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Engineering Which Field of Engineering? Terribly Confused.

  1. Sep 6, 2008 #1
    I went to a million online sites, career profiles, descriptions, career counseling sessions and every person I've talked to has said "Research it!" Right now I'm a physics major but it seems far too theoretical for me (I like practical, problem solving skills better) so I'm switching to engineering.

    I like the field, and I think I could do extremely well in it but I also need to declare a major and I have no clue which one is for me. My college is one of the top-5 for engineering and they have so many opportunities but I really need to pick a specialty. People have told me that engineering isn't that narrow and many disciplines have to work together on a project, so it shouldn't be this hard. Any advice at all? I'd love to be an entrepreneur some day but then again, so does everyone else. Could anyone possibly give me a quick and dirty rundown on the various specialties? Thank you.
  2. jcsd
  3. Sep 6, 2008 #2


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    The traditional split is mechanical / electrical / civil. Plus chemical eng. but that's normally taught in chemistry depts.
    Today engineering is a lot broader and it's not always clear where some areas fall, eg. nanotechnology microfluidic devices, is either electronic ( because it uses chip fabrication technology) mechanical (because they move) or chemical (because they are used to control chemical processes).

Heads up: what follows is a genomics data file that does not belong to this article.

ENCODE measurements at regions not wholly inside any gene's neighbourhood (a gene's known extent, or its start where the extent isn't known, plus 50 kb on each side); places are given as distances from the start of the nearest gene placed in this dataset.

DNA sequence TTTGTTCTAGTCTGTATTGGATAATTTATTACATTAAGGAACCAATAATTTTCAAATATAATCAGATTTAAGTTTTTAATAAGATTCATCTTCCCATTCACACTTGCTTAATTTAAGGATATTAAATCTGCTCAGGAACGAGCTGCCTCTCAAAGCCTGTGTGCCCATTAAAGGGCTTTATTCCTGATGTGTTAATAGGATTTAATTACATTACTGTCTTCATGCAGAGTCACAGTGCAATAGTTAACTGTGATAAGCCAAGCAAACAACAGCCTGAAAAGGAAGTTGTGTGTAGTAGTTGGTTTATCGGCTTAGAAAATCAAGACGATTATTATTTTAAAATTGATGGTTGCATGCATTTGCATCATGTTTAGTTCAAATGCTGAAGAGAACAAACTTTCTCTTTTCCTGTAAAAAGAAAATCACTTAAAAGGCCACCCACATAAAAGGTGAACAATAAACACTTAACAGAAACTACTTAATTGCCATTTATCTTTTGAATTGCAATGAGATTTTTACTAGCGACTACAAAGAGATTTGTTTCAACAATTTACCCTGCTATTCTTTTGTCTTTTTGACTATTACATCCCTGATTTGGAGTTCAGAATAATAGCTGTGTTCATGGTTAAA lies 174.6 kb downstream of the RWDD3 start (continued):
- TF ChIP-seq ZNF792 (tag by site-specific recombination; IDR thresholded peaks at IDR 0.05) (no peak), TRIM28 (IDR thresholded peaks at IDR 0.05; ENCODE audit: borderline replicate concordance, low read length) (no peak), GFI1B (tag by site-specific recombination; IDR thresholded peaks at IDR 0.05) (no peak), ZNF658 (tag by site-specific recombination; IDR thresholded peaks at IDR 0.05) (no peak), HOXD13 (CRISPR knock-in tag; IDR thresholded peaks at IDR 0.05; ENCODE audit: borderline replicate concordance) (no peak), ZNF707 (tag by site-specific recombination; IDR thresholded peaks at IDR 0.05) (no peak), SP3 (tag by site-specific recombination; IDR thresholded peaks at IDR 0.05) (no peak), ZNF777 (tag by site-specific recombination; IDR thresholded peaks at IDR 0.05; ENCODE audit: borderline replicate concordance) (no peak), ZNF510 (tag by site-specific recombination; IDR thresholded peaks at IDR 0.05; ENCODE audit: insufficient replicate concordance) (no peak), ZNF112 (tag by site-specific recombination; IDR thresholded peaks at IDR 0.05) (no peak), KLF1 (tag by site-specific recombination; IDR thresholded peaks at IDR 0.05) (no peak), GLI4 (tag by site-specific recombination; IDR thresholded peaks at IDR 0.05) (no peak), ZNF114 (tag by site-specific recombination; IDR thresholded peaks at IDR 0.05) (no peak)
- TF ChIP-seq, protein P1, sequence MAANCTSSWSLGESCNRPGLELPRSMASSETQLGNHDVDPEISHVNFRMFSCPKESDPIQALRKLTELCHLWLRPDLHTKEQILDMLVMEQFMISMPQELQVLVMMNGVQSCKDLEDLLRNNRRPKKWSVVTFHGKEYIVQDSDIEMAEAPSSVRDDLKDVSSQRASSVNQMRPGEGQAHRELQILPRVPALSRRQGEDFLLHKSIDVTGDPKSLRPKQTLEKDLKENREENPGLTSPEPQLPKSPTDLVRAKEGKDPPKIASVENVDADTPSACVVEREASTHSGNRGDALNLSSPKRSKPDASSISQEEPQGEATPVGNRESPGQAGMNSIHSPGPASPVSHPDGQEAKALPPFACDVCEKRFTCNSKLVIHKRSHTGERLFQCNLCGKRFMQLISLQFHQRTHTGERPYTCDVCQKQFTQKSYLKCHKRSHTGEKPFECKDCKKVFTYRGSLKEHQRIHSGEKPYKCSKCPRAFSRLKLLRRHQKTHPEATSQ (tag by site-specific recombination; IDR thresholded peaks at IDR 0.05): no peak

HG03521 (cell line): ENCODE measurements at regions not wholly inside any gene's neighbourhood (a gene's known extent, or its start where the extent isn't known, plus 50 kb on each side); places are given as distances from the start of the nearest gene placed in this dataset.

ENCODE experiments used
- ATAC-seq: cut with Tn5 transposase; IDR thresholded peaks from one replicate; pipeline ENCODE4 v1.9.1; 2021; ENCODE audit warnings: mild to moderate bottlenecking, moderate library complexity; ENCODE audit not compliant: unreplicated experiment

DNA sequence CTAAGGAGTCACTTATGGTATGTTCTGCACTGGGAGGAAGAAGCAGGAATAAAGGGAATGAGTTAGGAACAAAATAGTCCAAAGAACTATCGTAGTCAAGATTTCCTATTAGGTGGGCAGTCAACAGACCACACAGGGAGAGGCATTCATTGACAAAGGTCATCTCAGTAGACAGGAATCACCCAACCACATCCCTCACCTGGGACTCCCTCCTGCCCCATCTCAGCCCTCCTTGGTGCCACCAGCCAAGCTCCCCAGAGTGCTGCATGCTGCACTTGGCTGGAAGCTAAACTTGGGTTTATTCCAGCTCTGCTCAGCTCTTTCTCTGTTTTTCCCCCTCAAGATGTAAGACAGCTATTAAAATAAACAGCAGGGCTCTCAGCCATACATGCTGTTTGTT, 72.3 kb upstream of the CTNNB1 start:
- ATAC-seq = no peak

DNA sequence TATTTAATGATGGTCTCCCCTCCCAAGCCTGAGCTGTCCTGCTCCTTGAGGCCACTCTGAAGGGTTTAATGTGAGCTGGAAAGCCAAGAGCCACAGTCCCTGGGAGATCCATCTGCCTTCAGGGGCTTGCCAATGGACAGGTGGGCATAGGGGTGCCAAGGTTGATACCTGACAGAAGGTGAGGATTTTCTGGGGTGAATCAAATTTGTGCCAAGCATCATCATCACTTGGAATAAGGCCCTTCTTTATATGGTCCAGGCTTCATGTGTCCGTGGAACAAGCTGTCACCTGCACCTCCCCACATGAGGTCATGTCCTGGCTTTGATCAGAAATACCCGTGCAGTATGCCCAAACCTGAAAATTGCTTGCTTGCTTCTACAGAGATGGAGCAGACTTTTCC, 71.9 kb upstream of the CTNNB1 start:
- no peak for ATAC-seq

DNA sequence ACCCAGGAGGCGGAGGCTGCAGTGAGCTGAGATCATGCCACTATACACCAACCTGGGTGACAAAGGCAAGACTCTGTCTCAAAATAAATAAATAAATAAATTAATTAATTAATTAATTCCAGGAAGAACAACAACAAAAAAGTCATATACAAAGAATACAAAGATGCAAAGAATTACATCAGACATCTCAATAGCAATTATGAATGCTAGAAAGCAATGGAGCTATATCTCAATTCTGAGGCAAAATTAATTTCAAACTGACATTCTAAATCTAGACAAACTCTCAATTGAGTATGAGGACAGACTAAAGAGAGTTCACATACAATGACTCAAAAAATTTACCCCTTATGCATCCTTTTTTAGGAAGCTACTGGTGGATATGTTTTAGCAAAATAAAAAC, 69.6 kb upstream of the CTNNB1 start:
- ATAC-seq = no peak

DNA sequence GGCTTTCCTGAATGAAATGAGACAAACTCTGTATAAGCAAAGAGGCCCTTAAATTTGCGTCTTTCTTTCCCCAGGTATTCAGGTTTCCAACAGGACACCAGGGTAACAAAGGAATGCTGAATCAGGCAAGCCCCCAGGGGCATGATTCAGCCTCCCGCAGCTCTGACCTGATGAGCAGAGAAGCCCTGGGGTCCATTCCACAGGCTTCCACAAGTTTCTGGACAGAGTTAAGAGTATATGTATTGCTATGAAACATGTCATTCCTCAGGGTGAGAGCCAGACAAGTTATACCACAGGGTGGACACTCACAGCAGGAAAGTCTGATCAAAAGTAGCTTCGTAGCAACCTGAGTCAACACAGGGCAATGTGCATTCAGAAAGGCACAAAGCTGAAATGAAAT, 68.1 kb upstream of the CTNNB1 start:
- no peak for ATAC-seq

Unless you know you want to specialise in a particular area I would try and do as general a course as possible.
  4. Sep 6, 2008 #3
    Where is chemical engineering taught in chemistry departments? I have never seen this. Chemical engineering and chemistry are actually quite different. I've known some who went into chemE and were unhappy because they thought it would be similar to chemistry.

    Take a look at this website for more info on engineering fields:
  5. Sep 6, 2008 #4
    What are you interested in? What kind of things would it take for you to enjoy the major itself (specializing in the major doesn't necessarily lock you into that field)? You were a physics major, but find it too theoretical - but to what degree? Would you like something that's more hands on, but still mathematically intensive (i.e. electrical engineering) or something that uses math minimally (i.e. industrial, at least as it was taught where I did my undergrad)?
  6. Sep 6, 2008 #5
    Civil engineers deal with infrastructure. The field is divided into transportation, structural, water resources, and geotechnical engineering. Architectural engineering is a related field, which leans towards structural, and geotechnical to a lesser extent. Environmental engineering is often included in the civil department. They focus on water resources and learn a organic chemistry.

    Mechanical engineering is a broad field, which allows flexibility when pursuing jobs. In school you'll learn thermodynamics, heat transfer, fluid mechanics, dynamics, mechanics of solids, materials science, control systems, and can pursue a specialization, such as biomedical applications, through electives. It is often paired with aerospace engineering, which is nearly the same, but includes topics like flight dynamics, propulsion systems, and aerospace structures.